Monday, July 7, 2014

The Importance of Impossible Standards

Be perfect, therefore, as your heavenly Father is perfect.
    - Matthew 5:48(HCSB)

           Why is Jesus saying this? Surely He knows that no natural human is ever going to perfect? Yes, He does:

           If we say, “We have no sin,” we are deceiving ourselves, and the truth is not in us. If we confess our sins, He is faithful and righteous to forgive us our sins and to cleanse us from all unrighteousness. If we say, “We don’t have any sin,” we make Him a liar, and His word is not in us.       -1 John 1:8-10 (HCSB)

            Yes, Jesus knows that to be perfect as God is perfect is an impossible standard. And I think that is why He set it as a standard.
            It’s human nature to want to meet the standard of essential goodness, and that’s a good thing. Where it can become a problem is when we are tempted to turn from amending our attitudes and action to amending the standard. And if we think the standard ought to be meetable we will naturally be temped. First we’ll care off anything which is “obviously impossible” and then “Impossible for all practical purposes” then “impossible while living a normal life” by which we will actually mean significantly inconvenient to us.
            We’ll end up with a self created standard of righteousness that fits just fine into the life we were already living and are able to pat ourselves on the back at how well we’re doing. We can bask in the warm glow of our own moral accomplishments. And we get to look down on those lives that don’t match our carefully trimmed version of righteousness as well the the exact life it was trimmed for.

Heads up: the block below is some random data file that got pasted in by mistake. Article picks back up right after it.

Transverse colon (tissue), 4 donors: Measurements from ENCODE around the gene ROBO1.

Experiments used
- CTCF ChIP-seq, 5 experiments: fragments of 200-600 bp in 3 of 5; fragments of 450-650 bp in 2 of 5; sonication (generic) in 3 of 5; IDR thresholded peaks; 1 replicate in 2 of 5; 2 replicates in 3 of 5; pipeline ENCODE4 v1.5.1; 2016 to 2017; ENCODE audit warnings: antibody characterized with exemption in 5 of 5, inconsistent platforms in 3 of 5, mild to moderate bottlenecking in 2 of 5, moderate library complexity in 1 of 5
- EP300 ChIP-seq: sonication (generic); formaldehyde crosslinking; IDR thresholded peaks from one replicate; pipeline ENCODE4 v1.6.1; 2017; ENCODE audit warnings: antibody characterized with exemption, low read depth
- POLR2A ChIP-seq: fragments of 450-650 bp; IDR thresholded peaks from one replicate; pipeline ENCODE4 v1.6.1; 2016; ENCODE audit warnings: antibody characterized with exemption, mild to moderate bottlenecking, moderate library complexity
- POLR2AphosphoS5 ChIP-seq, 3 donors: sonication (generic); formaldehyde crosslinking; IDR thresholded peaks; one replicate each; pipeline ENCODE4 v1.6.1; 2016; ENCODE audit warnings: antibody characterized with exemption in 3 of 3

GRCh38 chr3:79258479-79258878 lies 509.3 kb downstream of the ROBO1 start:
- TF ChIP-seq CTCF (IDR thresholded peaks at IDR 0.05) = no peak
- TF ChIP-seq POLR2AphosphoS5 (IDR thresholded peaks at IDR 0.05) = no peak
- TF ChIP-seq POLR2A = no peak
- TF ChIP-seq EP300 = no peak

We’ll make a pro forma statement that of course we’re not perfect. But implicitly we reject perfection as inhuman and undesirable. We position ourselves as like the littlest bear’s bowl of porridge, not too cold and too hot, but just right. We slip into the feeling that we’re perfect by the standard that should really apply.
           When I hear people railing against impossible standards, it makes me suspicious that they want to boast in their own works. I’ve found that the frustration of an impossible standard is because I want to check that box, put the trophy on the shelf, and get on with the fun stuff I really want to do.
But that’s going to take my focus away from a perfect God and direct my effort to lesser things. And as much as my sinful nature want to strive for something easier, seeking after God is really the best thing I can do with my life. So I accept the call to be perfect, I embrace the impossible standard. I accept that I’m not going to meet that standard but that’s my problem, a fault in my character, not a problem with the standard.

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